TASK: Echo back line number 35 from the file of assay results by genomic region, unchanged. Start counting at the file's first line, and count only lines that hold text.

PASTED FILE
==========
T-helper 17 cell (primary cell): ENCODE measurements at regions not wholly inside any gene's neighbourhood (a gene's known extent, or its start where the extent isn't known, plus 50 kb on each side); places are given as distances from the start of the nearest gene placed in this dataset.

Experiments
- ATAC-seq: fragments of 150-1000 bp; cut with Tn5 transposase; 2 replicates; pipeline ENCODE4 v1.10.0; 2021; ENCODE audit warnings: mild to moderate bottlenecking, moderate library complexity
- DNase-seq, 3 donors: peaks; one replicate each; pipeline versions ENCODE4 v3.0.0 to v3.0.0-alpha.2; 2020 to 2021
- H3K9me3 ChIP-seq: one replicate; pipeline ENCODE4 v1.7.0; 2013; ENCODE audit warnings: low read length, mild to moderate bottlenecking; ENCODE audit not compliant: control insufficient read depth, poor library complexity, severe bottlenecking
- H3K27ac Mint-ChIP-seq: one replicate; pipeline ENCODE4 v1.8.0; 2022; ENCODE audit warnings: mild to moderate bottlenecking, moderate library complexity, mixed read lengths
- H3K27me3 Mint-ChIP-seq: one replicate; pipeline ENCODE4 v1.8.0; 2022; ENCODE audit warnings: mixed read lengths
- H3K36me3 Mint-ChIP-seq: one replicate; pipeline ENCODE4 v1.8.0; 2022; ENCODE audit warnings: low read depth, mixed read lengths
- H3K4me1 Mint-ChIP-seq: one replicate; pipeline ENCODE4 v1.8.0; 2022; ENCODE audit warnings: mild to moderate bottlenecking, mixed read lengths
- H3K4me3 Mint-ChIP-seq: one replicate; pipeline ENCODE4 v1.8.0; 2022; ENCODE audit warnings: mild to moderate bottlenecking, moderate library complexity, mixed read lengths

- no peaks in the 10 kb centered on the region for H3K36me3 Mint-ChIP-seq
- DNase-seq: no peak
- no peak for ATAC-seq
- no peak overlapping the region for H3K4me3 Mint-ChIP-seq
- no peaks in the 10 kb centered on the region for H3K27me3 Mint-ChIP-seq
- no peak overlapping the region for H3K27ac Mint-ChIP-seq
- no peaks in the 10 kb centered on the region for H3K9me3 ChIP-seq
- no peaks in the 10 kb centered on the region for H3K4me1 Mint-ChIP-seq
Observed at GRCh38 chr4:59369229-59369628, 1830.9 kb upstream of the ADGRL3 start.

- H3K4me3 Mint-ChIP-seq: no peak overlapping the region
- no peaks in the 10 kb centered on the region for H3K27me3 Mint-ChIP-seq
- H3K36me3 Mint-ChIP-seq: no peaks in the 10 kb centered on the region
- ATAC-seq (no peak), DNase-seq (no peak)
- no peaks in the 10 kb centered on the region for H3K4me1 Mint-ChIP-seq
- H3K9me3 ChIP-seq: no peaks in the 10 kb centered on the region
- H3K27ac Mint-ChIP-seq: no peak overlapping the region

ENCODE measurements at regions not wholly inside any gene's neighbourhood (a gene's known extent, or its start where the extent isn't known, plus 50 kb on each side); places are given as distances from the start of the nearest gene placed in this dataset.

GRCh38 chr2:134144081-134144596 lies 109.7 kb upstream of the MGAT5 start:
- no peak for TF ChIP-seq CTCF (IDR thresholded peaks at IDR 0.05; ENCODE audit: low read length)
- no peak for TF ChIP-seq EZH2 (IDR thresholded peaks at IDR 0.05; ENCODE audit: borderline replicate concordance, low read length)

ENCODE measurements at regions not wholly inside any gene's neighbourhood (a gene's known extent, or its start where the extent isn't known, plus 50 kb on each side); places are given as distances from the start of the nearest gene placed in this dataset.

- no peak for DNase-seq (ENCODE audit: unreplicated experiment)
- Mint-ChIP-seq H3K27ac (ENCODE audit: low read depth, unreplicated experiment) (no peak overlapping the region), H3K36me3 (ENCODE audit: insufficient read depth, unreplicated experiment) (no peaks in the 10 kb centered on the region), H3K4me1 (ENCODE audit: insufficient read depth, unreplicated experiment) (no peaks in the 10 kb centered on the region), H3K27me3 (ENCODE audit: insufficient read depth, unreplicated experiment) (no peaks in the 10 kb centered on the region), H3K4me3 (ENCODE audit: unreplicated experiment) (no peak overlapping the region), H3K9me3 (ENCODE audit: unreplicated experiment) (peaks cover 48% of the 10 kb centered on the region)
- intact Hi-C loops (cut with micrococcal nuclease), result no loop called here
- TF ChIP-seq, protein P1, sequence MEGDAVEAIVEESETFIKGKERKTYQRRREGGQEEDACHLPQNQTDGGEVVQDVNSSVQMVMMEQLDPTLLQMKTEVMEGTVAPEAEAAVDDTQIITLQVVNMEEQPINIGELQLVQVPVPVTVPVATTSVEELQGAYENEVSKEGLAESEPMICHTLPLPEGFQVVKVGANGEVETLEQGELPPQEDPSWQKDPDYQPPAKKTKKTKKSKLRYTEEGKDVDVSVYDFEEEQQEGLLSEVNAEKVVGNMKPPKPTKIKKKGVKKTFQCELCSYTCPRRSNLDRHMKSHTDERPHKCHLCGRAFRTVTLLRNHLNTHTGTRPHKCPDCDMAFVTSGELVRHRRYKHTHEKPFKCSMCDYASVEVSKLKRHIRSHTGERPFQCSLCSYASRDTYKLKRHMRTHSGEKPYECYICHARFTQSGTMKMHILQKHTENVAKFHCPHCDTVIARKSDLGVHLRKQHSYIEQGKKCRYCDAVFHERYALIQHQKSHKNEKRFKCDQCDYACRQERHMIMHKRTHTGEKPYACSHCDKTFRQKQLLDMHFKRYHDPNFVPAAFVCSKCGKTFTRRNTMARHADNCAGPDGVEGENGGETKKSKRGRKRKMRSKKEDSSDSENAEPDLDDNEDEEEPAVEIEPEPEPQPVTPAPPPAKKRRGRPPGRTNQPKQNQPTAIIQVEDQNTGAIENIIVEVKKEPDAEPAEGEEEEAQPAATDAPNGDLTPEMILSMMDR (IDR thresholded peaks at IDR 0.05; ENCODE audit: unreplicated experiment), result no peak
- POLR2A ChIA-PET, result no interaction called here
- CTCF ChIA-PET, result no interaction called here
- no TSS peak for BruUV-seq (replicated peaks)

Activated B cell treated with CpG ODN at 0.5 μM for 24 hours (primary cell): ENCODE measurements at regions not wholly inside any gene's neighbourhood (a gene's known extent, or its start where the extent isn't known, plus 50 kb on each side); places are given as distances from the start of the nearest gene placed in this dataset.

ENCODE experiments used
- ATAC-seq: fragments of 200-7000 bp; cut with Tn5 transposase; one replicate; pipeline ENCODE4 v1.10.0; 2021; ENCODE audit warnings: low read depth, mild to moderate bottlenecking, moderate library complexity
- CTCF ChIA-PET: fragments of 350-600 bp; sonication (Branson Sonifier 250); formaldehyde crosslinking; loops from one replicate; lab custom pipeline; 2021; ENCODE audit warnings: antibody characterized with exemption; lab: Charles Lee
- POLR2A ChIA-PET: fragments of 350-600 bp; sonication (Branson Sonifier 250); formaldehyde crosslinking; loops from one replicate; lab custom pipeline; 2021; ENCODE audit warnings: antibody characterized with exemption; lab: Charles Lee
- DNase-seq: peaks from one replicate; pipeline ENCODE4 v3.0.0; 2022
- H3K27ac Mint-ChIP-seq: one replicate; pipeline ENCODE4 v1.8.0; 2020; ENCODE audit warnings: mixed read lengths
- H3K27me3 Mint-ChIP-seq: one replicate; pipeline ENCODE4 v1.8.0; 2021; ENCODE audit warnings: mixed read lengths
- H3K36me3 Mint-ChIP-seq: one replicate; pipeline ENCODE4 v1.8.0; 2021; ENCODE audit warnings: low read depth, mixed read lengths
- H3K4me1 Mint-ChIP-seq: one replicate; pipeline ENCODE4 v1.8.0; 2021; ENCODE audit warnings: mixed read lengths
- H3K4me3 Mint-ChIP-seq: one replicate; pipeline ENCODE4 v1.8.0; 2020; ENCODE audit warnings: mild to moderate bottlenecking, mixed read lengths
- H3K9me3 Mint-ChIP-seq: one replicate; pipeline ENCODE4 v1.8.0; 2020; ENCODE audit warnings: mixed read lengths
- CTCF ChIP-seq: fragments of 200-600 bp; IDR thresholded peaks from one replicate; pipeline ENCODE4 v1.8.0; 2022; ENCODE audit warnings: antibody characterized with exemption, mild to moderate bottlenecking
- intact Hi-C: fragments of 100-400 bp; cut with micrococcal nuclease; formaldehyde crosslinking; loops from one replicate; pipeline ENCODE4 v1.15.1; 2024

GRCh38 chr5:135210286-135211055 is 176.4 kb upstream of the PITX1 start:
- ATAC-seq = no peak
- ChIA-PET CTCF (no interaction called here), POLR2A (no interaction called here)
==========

- TF ChIP-seq, protein P1, sequence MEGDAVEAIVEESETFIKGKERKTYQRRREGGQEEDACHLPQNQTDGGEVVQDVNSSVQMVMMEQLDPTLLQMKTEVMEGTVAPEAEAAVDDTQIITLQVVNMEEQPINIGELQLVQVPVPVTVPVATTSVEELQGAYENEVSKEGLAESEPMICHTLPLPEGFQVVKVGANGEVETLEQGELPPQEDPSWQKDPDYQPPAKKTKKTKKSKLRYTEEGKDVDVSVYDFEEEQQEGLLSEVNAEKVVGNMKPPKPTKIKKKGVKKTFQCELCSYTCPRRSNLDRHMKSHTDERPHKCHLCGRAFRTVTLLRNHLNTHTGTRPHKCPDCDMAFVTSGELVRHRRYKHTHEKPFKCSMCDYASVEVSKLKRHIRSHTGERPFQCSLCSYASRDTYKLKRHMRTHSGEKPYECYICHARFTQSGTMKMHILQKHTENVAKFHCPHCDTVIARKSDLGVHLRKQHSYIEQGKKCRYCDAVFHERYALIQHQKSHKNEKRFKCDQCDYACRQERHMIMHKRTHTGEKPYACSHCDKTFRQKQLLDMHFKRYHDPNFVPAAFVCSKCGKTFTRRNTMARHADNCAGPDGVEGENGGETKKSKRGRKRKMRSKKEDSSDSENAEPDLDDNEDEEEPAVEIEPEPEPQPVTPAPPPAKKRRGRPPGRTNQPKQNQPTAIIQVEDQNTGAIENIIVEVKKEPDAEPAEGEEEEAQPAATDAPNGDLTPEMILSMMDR (IDR thresholded peaks at IDR 0.05; ENCODE audit: unreplicated experiment), result no peak